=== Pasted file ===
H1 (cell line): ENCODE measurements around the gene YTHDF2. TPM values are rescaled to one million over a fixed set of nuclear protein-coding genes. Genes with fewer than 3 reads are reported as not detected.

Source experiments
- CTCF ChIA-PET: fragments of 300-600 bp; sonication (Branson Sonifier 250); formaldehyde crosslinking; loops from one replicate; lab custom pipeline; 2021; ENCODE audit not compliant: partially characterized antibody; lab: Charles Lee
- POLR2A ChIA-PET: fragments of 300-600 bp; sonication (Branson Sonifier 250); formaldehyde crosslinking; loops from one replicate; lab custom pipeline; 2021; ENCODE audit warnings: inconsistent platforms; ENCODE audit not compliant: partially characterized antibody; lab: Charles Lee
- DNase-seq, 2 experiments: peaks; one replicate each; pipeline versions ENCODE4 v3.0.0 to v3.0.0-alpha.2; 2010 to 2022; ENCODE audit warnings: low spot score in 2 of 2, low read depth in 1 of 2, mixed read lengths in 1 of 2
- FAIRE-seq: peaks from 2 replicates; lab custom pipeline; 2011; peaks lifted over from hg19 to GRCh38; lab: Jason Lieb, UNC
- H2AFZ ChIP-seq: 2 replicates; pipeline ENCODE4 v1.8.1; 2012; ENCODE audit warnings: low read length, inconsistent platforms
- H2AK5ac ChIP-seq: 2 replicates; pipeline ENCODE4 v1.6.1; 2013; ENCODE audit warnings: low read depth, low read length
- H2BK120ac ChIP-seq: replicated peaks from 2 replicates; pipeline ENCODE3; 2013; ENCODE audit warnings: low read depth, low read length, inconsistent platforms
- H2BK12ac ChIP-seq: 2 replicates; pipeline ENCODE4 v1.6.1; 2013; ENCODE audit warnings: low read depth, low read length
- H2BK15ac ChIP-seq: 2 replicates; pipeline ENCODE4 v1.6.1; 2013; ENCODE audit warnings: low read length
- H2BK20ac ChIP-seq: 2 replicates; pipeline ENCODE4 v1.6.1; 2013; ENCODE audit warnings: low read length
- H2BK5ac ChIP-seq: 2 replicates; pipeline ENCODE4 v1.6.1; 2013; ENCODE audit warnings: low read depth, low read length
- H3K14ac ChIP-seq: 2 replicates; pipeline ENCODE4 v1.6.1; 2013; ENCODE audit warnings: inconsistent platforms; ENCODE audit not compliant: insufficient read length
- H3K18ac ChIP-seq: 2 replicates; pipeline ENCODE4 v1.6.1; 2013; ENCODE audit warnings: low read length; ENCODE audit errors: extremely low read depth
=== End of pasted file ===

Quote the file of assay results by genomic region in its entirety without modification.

H1 (cell line): ENCODE measurements around the gene YTHDF2. TPM values are rescaled to one million over a fixed set of nuclear protein-coding genes. Genes with fewer than 3 reads are reported as not detected.

Source experiments
- CTCF ChIA-PET: fragments of 300-600 bp; sonication (Branson Sonifier 250); formaldehyde crosslinking; loops from one replicate; lab custom pipeline; 2021; ENCODE audit not compliant: partially characterized antibody; lab: Charles Lee
- POLR2A ChIA-PET: fragments of 300-600 bp; sonication (Branson Sonifier 250); formaldehyde crosslinking; loops from one replicate; lab custom pipeline; 2021; ENCODE audit warnings: inconsistent platforms; ENCODE audit not compliant: partially characterized antibody; lab: Charles Lee
- DNase-seq, 2 experiments: peaks; one replicate each; pipeline versions ENCODE4 v3.0.0 to v3.0.0-alpha.2; 2010 to 2022; ENCODE audit warnings: low spot score in 2 of 2, low read depth in 1 of 2, mixed read lengths in 1 of 2
- FAIRE-seq: peaks from 2 replicates; lab custom pipeline; 2011; peaks lifted over from hg19 to GRCh38; lab: Jason Lieb, UNC
- H2AFZ ChIP-seq: 2 replicates; pipeline ENCODE4 v1.8.1; 2012; ENCODE audit warnings: low read length, inconsistent platforms
- H2AK5ac ChIP-seq: 2 replicates; pipeline ENCODE4 v1.6.1; 2013; ENCODE audit warnings: low read depth, low read length
- H2BK120ac ChIP-seq: replicated peaks from 2 replicates; pipeline ENCODE3; 2013; ENCODE audit warnings: low read depth, low read length, inconsistent platforms
- H2BK12ac ChIP-seq: 2 replicates; pipeline ENCODE4 v1.6.1; 2013; ENCODE audit warnings: low read depth, low read length
- H2BK15ac ChIP-seq: 2 replicates; pipeline ENCODE4 v1.6.1; 2013; ENCODE audit warnings: low read length
- H2BK20ac ChIP-seq: 2 replicates; pipeline ENCODE4 v1.6.1; 2013; ENCODE audit warnings: low read length
- H2BK5ac ChIP-seq: 2 replicates; pipeline ENCODE4 v1.6.1; 2013; ENCODE audit warnings: low read depth, low read length
- H3K14ac ChIP-seq: 2 replicates; pipeline ENCODE4 v1.6.1; 2013; ENCODE audit warnings: inconsistent platforms; ENCODE audit not compliant: insufficient read length
- H3K18ac ChIP-seq: 2 replicates; pipeline ENCODE4 v1.6.1; 2013; ENCODE audit warnings: low read length; ENCODE audit errors: extremely low read depth